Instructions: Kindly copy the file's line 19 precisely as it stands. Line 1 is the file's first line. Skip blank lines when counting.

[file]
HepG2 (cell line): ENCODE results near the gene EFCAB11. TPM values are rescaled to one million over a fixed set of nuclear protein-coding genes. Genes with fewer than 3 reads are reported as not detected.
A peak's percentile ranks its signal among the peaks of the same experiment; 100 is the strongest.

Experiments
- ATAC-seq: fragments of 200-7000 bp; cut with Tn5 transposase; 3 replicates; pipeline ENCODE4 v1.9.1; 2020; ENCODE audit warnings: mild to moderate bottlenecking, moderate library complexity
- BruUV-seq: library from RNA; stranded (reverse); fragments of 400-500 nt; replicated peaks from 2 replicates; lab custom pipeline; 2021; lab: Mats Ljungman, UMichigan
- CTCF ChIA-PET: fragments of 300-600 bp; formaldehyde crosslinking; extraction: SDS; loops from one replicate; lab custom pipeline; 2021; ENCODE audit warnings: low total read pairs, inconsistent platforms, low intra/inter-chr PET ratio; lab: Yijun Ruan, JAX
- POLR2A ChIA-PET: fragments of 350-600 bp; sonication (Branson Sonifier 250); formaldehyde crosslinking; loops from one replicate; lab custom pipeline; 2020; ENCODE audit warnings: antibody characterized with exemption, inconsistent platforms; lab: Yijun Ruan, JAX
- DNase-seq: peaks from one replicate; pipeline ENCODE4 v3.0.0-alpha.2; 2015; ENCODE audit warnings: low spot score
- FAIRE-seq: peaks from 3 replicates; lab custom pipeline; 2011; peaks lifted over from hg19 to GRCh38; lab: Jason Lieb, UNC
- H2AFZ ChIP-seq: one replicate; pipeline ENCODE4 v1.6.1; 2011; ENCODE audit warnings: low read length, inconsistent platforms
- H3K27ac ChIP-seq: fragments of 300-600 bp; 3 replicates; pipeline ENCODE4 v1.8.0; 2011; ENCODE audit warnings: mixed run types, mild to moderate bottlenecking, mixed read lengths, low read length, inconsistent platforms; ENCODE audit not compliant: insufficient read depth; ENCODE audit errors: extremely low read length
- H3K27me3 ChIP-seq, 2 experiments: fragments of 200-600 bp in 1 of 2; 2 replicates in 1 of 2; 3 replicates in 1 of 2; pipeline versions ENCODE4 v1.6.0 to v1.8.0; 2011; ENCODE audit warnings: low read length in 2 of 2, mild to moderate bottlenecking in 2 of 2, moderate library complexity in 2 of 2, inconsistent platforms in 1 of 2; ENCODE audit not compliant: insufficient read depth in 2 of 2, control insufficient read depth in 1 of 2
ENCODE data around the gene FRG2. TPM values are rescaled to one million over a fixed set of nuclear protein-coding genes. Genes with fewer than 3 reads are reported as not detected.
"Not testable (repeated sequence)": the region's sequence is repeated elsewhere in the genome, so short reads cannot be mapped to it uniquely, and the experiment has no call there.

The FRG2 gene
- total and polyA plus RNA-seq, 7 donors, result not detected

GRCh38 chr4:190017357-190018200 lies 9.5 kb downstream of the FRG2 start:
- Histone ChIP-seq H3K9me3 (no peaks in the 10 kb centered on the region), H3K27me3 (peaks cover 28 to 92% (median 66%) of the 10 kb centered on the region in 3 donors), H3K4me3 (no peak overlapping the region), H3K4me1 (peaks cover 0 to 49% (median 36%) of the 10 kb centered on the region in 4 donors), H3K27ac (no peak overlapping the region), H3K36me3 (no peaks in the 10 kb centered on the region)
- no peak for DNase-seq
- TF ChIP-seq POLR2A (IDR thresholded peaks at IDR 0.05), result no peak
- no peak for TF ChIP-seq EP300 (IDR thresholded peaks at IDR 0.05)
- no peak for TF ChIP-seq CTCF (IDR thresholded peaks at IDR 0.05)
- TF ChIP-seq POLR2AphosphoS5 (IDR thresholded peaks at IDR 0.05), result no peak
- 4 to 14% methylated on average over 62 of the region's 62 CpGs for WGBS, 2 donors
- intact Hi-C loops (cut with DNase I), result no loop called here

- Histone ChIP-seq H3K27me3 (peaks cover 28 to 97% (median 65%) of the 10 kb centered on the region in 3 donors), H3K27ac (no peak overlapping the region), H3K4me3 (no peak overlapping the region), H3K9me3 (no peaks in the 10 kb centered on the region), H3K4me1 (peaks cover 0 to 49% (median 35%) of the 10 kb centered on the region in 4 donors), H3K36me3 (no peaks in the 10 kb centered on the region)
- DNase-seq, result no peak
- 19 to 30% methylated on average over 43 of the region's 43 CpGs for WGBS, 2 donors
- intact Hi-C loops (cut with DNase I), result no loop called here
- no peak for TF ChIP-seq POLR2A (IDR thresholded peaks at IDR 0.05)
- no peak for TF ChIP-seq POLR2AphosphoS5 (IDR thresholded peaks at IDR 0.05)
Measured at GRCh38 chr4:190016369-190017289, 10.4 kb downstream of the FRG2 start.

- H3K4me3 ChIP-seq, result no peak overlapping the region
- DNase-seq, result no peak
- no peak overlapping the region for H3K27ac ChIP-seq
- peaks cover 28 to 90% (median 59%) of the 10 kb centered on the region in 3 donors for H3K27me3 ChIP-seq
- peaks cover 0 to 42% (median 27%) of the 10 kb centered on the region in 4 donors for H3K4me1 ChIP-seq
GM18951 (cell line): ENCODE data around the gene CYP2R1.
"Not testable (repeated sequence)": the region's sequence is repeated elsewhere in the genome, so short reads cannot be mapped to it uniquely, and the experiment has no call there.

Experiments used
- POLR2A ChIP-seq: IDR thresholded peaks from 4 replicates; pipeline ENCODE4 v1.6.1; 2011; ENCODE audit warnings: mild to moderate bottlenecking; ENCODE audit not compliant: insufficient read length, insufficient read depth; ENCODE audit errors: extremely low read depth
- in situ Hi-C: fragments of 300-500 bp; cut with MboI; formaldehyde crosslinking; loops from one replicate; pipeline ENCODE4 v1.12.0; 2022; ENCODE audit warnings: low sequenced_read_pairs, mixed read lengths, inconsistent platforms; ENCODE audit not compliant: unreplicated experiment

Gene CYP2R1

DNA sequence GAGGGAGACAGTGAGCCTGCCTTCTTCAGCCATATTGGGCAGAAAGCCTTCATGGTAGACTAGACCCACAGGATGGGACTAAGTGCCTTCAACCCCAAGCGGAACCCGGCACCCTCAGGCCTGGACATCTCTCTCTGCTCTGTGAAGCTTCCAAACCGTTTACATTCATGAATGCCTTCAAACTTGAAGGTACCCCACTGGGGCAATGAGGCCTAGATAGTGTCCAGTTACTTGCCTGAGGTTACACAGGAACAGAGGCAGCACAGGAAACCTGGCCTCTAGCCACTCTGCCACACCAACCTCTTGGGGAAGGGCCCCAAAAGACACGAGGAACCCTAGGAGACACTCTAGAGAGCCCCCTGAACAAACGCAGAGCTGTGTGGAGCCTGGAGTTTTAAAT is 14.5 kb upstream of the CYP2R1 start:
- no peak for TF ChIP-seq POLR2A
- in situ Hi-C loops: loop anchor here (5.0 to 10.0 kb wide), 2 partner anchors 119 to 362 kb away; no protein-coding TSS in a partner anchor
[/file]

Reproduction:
- no peak for DNase-seq